A day at the spa is the kind of relaxation and self-pampering we’re all going to crave once this era of uncertain isolation has passed. And when the all-clear comes, an innovative spa system is pointing to a way to reuse former movie houses into indoor spas.
A vast new pool and spa complex has created a new life for the former Cineplex Odeon First Markham Place in suburban Toronto. The 68,000-square-foot theatre complex at Highway 7 near Warden Avenue had been sitting empty for years after screenings moved to the Cineplex Cinemas Downtown Markham and VIP that opened in spring of 2015.
It’s part of a trend to finding innovative new uses for former movie theatres that are becoming redundant in a streaming world. Creative adaptations of former cinemas in Canada include churches, drug stores and cannabis dispensaries.
In Montreal, the art deco landmark Snowdon Theatre, on Decarie Boulevard, is being converted into a 55-unit condominium. After it closed in the mid-1980s, the Snowdon had been divided into two floors and rented to shops and a gym, but it sat empty since 2013 before developer Théâtre Snowdon Condominiums purchased the site. The iconic marquee and lobby are being restored as part of the project.
In Vancouver, the Hollywood Theatre on West Broadway in Kitsilano, which closed in 2011, is being restored including its neon signage and clock as part of a six-storey mixed-use development built by 4184 Investments Ltd. Part of the development plan is the restoration of the 1935 art deco theatre into a state-of-the-art performing arts centre.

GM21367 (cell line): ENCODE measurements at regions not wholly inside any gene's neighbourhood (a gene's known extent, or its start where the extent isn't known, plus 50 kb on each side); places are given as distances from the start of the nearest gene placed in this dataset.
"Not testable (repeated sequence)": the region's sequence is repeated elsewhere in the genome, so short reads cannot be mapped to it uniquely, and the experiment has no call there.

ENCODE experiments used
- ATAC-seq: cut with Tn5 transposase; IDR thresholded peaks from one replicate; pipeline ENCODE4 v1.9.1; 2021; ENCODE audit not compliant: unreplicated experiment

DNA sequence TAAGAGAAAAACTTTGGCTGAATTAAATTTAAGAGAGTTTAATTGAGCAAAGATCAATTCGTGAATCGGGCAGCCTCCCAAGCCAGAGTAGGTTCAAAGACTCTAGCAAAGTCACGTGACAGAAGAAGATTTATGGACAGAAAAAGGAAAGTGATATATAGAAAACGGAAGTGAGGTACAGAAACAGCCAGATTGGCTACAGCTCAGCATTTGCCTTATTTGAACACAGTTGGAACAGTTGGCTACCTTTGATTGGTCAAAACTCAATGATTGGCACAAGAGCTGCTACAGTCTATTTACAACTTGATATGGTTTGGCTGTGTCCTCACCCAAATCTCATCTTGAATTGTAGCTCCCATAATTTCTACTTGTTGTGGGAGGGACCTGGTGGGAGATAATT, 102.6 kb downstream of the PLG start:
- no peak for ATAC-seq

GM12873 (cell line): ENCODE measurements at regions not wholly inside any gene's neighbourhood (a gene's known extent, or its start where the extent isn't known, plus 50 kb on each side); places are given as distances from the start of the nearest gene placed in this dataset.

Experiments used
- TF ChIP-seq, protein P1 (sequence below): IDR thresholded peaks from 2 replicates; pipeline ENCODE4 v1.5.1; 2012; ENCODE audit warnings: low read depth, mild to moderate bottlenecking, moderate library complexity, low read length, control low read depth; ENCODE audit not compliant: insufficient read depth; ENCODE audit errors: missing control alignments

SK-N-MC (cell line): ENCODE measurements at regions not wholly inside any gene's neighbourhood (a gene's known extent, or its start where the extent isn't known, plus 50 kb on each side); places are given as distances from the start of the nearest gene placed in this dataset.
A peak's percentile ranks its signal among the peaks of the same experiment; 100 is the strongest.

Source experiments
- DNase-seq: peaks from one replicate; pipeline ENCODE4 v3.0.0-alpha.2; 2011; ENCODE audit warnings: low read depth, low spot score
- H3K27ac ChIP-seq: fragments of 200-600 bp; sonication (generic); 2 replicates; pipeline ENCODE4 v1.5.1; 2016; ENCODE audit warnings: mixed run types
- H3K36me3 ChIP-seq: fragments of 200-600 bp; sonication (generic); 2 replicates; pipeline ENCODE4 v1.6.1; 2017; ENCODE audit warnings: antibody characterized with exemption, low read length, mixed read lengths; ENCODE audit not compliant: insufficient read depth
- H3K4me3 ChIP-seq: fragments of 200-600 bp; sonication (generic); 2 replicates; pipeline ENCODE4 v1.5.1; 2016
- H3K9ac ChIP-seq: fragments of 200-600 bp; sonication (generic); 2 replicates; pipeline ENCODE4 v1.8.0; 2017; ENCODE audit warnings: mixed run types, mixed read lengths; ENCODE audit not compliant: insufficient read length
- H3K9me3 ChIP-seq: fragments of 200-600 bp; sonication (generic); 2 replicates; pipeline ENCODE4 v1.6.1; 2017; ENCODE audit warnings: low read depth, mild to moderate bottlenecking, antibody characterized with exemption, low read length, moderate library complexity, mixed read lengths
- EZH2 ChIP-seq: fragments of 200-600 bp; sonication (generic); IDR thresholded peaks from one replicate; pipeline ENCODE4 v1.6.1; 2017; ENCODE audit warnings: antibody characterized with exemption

In Toronto, the heritage-listed Eglinton Theatre built in 1937 became the Eglinton Grand, an event venue, its balcony becoming a floor for trade shows. The 1948-vintage Donlands Theatre was repurposed as a recording studio. The former Brighton Theatre on Roncesvalles Avenue became a convenience store.
However, the interiors of many theatres have proved so impractical to repurpose that the buildings have either been simply demolished or gutted to retain just their decorative outer skins. The University Theatre on Toronto’s Bloor Street, once the largest movie house in Canada, suffered that fate, eliminating everything except its distinctive marquee and limestone front wall that became the entrance to a new store.
The biggest constraint in reuse of theatres has been that they were built with banked floors and risers to accommodate seating with sightlines to a stage or screen. Levelling the floors requires costly demolition and reconstruction. At First Markham Place, the impracticality of tearing apart the floors of the cinemas that covered a large expanse of the third level of the mall had seen the complex sit empty for nearly four years.
The owners of Go Place Spa came up with idea of creating an Asian-style completely indoor thermal spa with a total of seven pools and a focus on water therapy. At the Markham Cineplex, there was a nine-foot difference between front and rear of the floor, says Brian Hu, president of H&L Bilateral Design Inc. in Markham, the general contractor.
To level the floor required building a second floor consisting of a metal deck topped with concrete.
That created new challenges, says Melissa Brown of Markham-based BonaVista Pools, which was hired to install the seven spa pools. “The original design specified stainless steel spas and not only are they expensive, the logistics of getting them up to the site would require serious alterations to the building in order to crane-lift the structures into the building,” Ms. Brown says.